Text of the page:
A team of researchers in Australia have been studying a mass of exquisitely preserved fossils found in the Central Tablelands in the Australian state of New South Wales. The deposit contains a great variety of plants and animals, including insects, spiders, fish and a bird feather. The fossils are so well preserved that microscopic structures and soft tissues can be clearly seen. Scientists were also able to identify pollen grains on the insects, and the stomach contents of fish.

According to Matthew McCurry, of the Australian Museum, who led the study, “Our analyses suggest that the fossils formed when iron-rich groundwaters drained into a billabong, and that a precipitation of iron minerals-encased organisms that were living in or fell into the water.”

The rich diversity of the fossils, including many rainforest plants indicate they lived in a warm, moist environment. McCurry commented: “The fossils we have found prove that the area was once a temperate, mesic rainforest and that life was rich and abundant here in the Central Tablelands, NSW.”

The fossil site is dated as 16 million years old, putting it in the Miocene epoch, considered to be a time when Australia was starting to dry out, and the landscape was changing from widespread rainforest to scrubland and arid regions.

Sources: Science Alert and SciTech Daily 7 January 2022; ABC News 8 January 2022; Science Advances 7 January 2022, doi: 10.1126/sciadv.abm1406

Editorial Comment: The description “The ‘Dead’ Heart of Australia” comes from the headline in Science Alert and SciTech Daily. While this may inspire visions of scientists toiling in a lifeless desert in a remote area of outback Australia, the Central Tablelands is a farming and woodland region in the mountain range that runs parallel to the eastern seaboard.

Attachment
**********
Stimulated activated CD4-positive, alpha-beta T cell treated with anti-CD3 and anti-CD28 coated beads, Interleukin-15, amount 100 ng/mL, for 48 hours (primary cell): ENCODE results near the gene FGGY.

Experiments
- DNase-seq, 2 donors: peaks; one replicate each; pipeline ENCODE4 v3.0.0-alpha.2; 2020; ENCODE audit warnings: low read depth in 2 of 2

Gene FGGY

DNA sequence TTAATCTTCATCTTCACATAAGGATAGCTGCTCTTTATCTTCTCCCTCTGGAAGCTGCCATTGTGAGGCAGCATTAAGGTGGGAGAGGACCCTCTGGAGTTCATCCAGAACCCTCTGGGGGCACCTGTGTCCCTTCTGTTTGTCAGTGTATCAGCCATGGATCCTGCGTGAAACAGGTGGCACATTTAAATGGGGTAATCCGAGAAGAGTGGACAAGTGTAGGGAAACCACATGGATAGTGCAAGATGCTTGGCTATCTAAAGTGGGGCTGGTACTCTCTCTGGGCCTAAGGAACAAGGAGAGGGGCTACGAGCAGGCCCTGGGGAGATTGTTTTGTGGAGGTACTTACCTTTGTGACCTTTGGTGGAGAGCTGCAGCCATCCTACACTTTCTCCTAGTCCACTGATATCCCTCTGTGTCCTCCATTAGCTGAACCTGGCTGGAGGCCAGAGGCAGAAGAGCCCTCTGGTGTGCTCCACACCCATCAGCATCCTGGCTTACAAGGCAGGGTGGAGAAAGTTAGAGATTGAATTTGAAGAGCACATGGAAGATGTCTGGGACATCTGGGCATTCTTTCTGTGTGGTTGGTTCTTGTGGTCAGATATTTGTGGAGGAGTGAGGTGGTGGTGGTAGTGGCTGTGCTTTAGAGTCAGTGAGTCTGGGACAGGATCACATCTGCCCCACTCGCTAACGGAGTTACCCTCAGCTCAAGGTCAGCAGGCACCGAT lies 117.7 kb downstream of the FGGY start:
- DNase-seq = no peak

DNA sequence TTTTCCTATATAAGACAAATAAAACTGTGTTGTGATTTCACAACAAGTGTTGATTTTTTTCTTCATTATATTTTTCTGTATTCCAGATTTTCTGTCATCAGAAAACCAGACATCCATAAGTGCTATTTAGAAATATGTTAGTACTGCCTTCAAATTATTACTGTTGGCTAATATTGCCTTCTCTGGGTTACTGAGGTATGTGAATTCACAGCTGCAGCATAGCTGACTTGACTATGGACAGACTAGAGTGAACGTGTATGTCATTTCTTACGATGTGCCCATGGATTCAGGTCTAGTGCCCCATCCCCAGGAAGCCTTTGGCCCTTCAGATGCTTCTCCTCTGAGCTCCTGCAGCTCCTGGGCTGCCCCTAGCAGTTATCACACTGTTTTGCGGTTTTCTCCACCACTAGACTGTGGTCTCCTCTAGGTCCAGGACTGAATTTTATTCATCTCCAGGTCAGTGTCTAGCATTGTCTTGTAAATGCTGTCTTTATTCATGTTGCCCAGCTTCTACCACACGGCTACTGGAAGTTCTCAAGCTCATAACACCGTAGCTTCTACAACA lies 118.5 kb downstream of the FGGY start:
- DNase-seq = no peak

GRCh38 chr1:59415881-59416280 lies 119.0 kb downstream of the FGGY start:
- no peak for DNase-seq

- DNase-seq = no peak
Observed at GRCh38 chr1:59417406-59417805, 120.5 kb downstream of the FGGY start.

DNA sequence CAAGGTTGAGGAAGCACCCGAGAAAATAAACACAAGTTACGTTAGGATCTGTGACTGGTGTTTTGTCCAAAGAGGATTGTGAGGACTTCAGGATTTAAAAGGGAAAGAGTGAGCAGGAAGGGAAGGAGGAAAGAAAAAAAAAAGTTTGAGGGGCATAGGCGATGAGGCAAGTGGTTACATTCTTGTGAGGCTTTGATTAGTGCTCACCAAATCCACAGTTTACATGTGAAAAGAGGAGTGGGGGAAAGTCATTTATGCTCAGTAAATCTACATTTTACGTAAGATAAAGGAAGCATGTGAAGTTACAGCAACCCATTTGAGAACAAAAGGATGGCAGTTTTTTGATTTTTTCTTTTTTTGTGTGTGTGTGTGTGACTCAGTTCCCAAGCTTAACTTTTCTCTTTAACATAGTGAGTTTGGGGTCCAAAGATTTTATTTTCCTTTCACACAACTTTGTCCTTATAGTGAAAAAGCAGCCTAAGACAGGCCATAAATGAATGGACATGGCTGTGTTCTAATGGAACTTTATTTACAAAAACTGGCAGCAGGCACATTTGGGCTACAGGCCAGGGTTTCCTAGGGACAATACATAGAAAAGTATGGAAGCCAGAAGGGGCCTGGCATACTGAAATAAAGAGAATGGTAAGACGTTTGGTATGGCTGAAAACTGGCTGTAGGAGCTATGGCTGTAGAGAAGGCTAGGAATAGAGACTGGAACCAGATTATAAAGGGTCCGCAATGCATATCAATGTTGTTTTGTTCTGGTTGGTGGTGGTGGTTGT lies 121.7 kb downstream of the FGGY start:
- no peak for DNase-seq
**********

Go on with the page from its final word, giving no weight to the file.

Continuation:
This region may not be lifeless, but it is no longer a rainforest. It has a temperate climate with frosty winters, and the areas that are not farmed are dry sclerophyll forest, consisting mainly of gum trees and scrubland. This fossil site, with its rich diversity of plants and animals, is a good reminder that climate change is real and Australia has dried out significantly, but it happened without any human industry.

For those who don’t speak Australian, a billabong is an oxbow lake. However, merely falling into a lake would never preserve the delicate structures and soft tissues found in these fossils. The exquisite preservation of these fossils could only happen if they were rapidly and deeply buried before any decay processes could destroy the delicate structures. Such fine preservation and the huge variety of organisms, including fish, land animals and land plants, fits well however with it being a washed in deposit, where floodwaters have washed across the landscape collecting and mixing whatever was living there and then dumping it quickly.

PS – Climate change has been happening ever since God warned Noah that there would be hot times and cold times as long as the earth endured. See Genesis 8:22.

Creation Research News 9 February 2022

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